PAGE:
About the Author Antony R. Young, Emeritus Professor of Experimental Photobiology . Professor Young’s research career has focused on the effects of sunlight on human health, which are benefi cial as well as detrimental. Thus, it is important to understand the balance between the pros and cons of solar exposure, which vary with different Fitzpatrick skin types. An important part of this work has been on photoprotection by sun- screens and pigmentation. Most photobiology research has been done under laboratory conditions, often with solar simulated radiation, mainly because these are relatively easy to control. However, there is an increasing awareness that the laboratory does not necessarily predict what happens in the fi eld, and this is especially true with sunscreens. In recent years, Prof. Young has been engaged with “holiday studies” to deter- mine the effects of real sun on photobiological outcomes, including the effects of sunscreens. Prof. Young has been a regular contributor to meetings of the American and European Societies for Photobiology, as well as dermatology congresses. He is also a member of the United Nations En- vironment Programme (UNEP)—Environmental Effects Assessment Panel.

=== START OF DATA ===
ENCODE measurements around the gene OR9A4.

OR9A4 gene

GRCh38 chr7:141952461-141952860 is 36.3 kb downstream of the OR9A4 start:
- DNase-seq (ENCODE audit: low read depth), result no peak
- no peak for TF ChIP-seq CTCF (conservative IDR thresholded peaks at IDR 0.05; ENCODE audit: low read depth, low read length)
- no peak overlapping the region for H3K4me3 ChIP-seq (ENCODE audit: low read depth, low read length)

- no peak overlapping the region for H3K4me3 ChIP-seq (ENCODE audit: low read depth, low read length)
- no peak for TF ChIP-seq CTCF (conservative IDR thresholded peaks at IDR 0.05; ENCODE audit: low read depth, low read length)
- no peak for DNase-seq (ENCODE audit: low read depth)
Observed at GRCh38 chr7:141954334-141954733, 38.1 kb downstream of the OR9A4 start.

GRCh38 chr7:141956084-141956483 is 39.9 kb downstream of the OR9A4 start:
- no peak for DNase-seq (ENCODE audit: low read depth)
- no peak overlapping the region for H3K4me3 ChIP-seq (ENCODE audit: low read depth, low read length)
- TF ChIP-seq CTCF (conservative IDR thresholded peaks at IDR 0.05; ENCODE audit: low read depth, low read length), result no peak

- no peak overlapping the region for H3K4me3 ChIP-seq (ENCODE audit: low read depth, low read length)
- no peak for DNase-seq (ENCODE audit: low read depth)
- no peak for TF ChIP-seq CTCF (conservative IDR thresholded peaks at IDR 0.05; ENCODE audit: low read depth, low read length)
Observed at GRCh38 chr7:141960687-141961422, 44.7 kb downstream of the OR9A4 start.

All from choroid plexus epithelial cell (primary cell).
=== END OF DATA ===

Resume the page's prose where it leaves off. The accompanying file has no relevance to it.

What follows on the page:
J. Cosmet. Sci., 71, 217–225 (July/August 2020) 217 Comparison of Skin Photoprotection by Pigmentation and Sunscreens ANTONY R. YOUNG , St John’s Institute of Dermatology, King’s College London, London, United Kingdom (A.R.Y.) Synopsis Melanin, in people with naturally pigmented skins, offers a high level of photoprotection against the adverse molecular and clinical effects of solar ultraviolet radiation but, in contrast, has a modest inhibitory effect on vitamin D synthesis. Tanning in those with light skin offers relatively modest photoprotection. Sunscreens have the potential to offer high levels of protection in people who lack melanin. In theory, sunscreens can give protection comparable with that of deeply pigmented skin. This depends on the labeled sun protection factor (SPF) which in turn depends on how well the sunscreen is applied. In most cases, this will not achieve the desired SPF. The threshold dose for vitamin D synthesis is much lower than that for sunburn, such that vitamin D synthesis is still possible with sunscreen application. INTRODUCTION The adverse clinical effects of solar ultraviolet radiation (UVR ~ 295–400 nm) on human skin are well documented. Solar range UVR also has effects on the skin (1) and blood (2,3) transcriptomes. The only fully established benefi t is vitamin D syn- thesis by UVB (280–315 nm) that is much more important than vitamin D intake from food sources. There is, however, increasing evidence of other benefi ts from solar exposure, such as a reduction in blood pressure (4). Cutaneous responses to sunlight are highly dependent on the Fitzpatrick skin type (FST) that ranges from I (very light) to VI (very dark) thus, FST I is much more prone to sunburn (erythema) and skin cancer than FST VI. The most probable reason for this is the amount of melanin in the epidermis. In other words, melanin is a very effective natural sunscreen. The presence of melanin is either constitutive or facultative the former being the natural baseline level present in habitually sun-protected skin (i.e., buttock), whereas the latter is tanning in response to solar or other UVR exposure. Facultative pigmentation is also FST dependent. Most photobiological research on human skin in vivo has been carried out on lighter FSTs ranging from I (e.g., Celtic) to IV (e.g., Mediterranean). Relatively little has been carried out on FST V (e.g., Indian subcontinent) and VI (e.g., African) (5). The most widely used Address all correspondence to antony.young@kcl.ac.uk
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